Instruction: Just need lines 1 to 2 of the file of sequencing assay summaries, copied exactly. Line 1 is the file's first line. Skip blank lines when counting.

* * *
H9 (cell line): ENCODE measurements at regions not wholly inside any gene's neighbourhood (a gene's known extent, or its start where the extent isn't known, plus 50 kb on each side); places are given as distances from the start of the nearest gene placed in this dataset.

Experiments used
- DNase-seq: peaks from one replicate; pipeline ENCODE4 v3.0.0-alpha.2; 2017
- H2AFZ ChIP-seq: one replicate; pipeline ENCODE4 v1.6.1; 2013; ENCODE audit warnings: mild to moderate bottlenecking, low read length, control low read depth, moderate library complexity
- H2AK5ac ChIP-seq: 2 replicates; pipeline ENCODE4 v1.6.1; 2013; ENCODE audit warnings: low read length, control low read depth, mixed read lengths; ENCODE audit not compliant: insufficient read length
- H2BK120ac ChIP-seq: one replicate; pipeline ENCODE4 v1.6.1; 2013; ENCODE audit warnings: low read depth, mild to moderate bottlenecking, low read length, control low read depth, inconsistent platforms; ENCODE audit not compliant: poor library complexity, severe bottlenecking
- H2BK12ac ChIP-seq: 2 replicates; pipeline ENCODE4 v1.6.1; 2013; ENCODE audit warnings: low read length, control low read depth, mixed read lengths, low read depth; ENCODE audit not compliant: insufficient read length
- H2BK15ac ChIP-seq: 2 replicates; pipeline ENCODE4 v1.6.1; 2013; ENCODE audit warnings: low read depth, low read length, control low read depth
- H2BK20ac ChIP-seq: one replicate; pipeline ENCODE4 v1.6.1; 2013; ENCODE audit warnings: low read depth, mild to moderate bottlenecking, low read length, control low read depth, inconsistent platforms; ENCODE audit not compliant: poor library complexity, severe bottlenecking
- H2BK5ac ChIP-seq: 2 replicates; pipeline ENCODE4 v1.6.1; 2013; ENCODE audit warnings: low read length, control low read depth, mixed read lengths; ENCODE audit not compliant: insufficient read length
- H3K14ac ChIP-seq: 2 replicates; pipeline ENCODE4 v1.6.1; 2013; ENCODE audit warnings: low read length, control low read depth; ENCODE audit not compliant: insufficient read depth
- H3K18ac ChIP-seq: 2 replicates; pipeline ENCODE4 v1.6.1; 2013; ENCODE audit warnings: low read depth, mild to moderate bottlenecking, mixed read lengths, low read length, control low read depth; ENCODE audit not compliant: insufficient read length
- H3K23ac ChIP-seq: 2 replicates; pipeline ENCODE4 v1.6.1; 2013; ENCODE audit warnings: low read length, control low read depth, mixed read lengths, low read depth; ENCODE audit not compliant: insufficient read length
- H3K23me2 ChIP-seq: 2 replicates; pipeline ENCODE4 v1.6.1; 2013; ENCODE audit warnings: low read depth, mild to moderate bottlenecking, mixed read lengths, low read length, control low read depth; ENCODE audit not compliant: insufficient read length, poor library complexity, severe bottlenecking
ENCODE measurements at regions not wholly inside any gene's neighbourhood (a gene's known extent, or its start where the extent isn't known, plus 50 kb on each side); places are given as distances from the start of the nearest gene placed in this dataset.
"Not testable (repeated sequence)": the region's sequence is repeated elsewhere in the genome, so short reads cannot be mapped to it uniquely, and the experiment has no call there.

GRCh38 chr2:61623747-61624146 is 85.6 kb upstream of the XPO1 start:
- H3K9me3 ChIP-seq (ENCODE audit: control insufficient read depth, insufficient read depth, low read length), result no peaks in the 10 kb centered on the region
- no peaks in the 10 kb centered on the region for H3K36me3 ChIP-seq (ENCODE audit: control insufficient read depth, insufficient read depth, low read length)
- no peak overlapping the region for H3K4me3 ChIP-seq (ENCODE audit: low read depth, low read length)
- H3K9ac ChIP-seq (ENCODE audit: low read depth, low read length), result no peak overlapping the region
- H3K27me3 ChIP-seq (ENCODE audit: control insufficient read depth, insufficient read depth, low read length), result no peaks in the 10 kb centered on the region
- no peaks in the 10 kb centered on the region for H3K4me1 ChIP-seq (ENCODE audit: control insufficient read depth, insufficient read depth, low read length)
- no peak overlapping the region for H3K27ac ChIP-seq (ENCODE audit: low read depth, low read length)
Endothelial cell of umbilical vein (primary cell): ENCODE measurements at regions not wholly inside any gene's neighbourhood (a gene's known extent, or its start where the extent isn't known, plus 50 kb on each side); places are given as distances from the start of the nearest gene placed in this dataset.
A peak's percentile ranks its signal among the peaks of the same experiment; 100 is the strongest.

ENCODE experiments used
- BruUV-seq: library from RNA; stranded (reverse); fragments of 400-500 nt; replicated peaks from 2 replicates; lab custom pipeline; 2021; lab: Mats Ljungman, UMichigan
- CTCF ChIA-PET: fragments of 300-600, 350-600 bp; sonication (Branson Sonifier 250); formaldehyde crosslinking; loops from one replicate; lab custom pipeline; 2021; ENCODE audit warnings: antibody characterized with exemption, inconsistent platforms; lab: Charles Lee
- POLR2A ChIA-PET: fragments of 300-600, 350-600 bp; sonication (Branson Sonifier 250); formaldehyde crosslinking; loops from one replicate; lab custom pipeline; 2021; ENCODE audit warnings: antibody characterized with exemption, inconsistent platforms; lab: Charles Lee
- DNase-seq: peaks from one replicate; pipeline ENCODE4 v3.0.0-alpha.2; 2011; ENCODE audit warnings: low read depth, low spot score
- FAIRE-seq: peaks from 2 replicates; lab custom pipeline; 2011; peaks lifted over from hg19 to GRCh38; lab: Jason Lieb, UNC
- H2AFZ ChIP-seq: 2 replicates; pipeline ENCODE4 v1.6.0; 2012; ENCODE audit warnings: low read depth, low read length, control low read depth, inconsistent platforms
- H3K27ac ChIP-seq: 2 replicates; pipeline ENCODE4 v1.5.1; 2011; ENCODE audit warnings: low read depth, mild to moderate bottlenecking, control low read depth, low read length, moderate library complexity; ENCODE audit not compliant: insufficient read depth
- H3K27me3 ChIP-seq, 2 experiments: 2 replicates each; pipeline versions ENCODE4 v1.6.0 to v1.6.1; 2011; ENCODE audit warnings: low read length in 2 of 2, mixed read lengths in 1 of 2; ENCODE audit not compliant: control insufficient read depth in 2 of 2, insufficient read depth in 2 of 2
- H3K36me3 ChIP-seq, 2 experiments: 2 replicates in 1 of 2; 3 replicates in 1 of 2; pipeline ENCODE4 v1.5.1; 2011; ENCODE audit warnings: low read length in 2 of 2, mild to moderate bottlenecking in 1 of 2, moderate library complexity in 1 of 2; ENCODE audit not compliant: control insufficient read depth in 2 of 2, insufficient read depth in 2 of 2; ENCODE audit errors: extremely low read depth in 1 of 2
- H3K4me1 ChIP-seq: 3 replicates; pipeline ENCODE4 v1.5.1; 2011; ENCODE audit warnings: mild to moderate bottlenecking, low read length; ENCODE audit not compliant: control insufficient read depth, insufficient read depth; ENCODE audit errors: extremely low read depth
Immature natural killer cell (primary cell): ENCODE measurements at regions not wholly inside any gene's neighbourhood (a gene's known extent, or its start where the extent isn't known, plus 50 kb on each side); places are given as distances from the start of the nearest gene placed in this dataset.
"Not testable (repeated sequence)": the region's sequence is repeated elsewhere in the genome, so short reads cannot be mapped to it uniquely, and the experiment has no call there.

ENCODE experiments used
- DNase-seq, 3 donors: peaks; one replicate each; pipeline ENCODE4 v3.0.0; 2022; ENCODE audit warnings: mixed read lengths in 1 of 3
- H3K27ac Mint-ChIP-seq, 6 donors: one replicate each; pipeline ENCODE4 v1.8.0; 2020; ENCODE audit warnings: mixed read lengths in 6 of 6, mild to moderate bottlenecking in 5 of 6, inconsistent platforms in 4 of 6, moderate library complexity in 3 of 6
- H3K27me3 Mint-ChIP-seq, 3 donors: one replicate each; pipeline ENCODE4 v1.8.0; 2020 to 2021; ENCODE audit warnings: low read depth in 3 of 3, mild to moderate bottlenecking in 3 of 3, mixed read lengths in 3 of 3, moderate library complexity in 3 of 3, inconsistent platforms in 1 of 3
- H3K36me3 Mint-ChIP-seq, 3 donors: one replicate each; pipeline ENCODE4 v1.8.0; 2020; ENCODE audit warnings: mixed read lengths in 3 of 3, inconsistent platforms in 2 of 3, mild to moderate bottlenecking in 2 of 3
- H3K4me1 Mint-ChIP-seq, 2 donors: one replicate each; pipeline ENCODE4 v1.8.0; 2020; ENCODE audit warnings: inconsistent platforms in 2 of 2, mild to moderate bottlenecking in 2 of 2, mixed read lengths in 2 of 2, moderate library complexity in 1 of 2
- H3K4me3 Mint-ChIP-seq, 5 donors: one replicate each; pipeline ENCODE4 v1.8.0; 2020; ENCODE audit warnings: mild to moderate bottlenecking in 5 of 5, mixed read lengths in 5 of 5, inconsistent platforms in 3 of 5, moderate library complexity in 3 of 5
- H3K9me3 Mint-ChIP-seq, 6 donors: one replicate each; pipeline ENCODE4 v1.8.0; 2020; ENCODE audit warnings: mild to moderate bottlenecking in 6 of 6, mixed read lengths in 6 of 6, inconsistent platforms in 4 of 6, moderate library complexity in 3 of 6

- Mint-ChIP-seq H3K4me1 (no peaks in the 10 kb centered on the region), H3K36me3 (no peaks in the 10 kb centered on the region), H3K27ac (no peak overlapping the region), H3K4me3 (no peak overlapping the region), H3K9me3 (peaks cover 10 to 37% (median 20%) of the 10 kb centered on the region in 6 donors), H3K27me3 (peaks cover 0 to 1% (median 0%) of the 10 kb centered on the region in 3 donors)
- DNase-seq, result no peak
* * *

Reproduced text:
H9 (cell line): ENCODE measurements at regions not wholly inside any gene's neighbourhood (a gene's known extent, or its start where the extent isn't known, plus 50 kb on each side); places are given as distances from the start of the nearest gene placed in this dataset.

Experiments used